To do all this without adding the sauce of opinion would be to rob the region of much of its distinctive flavour. The west-country, like any other part of Britain, makes views as well as news — views characteristic of its history, its culture, its temperament. And so the West Region sponsors a group of programmes which reflect and stimulate regional ideas and opinions. In Speak your Mind, in Any Questions, in Air Space, it offers an open platform for intellectual controversy with no holds barred—apart from a respect for the ordinary decencies of debate.
In these programmes the microphone goes to the public. It is wide open to catch whatever subjects engage the attention of the West. In our cities and larger towns Freddy Grisewood introduces teams of eminent speakers to answer spontaneously any question put by a member of the audience, by Lord Mayor, or car-park attendant, or district nurse, by anyone who will come to the microphone and put a query. The result is heard in Any Questions. In Speak your Mind, which goes to the smaller towns, it is the audience which answers the questions. Gordon McMurtrie puts queries sent in by listeners, and volunteers from the audience give their answers. ‘Are country people better fed than townspeople?’ ‘How much pocket-money should children have?’ The citizens of Blandford or Caine or Crediton get up from their chairs and converge on McMurtrie and his microphone: and there are fireworks and humour and lively debate until the question is thrashed out.
And for those who aren’t present, for the mass of listeners who probably want to contradict one speaker or the other, there is Air Space which carries on the argument — and starts new ones — by correspondence. This is the West Country’s radio equivalent of a letter to the press, broadcasting comments on programmes, on opinions expressed over the air, on any sort of subject which has regional interest. And to give shape and pretext to this open forum of opinion, there are two further programmes dealing with public affairs. The West at Westminster summarizes the attention of Parliament to matters in which the region has a stake and reports the activities of west-country M.P.s; and County Commentary provides a platform for prominent west-country journalists to speak on local topics of their own choice, to give us in fact a leading article over the air.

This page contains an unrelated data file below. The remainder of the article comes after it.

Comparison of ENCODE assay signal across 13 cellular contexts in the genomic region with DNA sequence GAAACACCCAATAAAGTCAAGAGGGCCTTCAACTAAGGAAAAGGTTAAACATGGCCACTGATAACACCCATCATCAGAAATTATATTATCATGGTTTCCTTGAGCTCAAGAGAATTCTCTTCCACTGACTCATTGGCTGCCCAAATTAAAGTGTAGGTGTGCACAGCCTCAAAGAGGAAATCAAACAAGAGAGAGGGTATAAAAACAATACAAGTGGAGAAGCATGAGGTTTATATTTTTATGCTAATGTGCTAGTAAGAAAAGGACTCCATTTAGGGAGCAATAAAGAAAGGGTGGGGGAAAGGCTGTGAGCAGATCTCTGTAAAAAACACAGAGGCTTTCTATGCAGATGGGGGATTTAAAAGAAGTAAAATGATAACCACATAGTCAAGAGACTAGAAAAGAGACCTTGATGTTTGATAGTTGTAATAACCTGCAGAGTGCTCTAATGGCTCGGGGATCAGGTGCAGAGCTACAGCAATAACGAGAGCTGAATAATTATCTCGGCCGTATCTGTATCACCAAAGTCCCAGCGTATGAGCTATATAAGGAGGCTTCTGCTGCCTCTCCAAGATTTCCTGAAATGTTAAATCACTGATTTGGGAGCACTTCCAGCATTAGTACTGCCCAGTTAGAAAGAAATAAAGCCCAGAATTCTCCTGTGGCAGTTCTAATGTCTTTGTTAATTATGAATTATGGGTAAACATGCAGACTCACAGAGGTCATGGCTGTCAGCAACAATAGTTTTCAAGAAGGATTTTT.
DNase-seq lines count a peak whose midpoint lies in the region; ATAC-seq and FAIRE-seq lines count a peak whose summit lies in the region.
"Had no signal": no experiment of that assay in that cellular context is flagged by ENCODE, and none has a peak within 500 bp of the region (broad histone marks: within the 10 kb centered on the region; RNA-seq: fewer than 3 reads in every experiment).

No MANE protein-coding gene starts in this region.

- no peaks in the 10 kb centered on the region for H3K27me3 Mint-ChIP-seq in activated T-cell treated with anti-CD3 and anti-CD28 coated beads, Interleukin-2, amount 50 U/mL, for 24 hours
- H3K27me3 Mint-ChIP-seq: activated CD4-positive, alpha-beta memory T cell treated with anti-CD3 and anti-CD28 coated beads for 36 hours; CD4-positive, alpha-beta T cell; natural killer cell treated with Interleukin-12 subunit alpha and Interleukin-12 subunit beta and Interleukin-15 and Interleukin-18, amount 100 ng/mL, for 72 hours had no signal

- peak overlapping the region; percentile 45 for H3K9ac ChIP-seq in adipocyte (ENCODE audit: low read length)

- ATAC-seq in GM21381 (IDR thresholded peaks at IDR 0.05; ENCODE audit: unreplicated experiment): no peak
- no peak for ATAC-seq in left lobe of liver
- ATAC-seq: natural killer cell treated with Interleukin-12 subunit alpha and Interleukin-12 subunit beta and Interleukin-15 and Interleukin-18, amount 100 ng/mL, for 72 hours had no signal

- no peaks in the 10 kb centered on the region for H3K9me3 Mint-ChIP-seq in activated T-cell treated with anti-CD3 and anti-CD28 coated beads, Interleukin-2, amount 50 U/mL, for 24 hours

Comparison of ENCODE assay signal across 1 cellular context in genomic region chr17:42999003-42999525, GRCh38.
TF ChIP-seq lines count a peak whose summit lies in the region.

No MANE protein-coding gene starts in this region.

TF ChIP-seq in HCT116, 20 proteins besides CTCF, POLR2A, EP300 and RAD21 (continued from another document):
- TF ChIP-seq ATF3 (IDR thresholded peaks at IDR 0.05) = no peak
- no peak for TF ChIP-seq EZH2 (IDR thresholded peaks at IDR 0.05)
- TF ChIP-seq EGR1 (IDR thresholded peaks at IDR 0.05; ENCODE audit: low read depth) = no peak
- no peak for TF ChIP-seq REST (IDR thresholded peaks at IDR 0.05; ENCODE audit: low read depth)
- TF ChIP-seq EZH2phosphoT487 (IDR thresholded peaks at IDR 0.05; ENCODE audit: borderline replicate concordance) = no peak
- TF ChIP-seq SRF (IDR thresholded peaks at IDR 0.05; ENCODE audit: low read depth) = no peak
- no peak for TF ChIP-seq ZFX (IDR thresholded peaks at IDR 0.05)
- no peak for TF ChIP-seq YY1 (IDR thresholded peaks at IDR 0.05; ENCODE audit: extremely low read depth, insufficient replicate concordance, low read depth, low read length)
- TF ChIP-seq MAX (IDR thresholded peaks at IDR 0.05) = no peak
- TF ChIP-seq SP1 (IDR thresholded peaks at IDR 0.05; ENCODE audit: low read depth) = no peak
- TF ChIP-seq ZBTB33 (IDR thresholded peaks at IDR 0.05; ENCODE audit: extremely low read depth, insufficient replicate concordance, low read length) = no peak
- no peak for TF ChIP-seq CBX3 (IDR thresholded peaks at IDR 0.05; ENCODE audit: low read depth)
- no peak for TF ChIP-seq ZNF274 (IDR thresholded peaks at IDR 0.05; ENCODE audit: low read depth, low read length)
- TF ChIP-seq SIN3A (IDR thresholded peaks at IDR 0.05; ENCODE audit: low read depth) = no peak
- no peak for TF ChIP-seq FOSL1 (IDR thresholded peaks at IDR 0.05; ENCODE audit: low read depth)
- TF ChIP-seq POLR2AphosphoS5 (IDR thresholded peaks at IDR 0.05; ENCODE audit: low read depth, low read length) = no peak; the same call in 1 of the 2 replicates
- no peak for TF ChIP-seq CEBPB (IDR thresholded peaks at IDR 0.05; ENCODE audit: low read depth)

Taken together, this group of programmes is something quite revolutionary in our public life. It is not entirely fanciful to say that not since Wessex ceased to be a kingdom—which is going back more than somewhat — has the West had the means of forming any unified opinion about its own affairs. In this field regional broadcasting fills the gap between the national press and the local press and should bring greater vitality to both. On many issues the west-countryman’s point of view is different from the Londoner’s or the Scotsman’s. It is the province of regional broadcasting to reflect that distinctiveness and make it articulate — a fact that Parliament recognized when it called for the establishment of a Regional Advisory Council to ensure a ‘close touch with movements of thought and opinion’ in the region.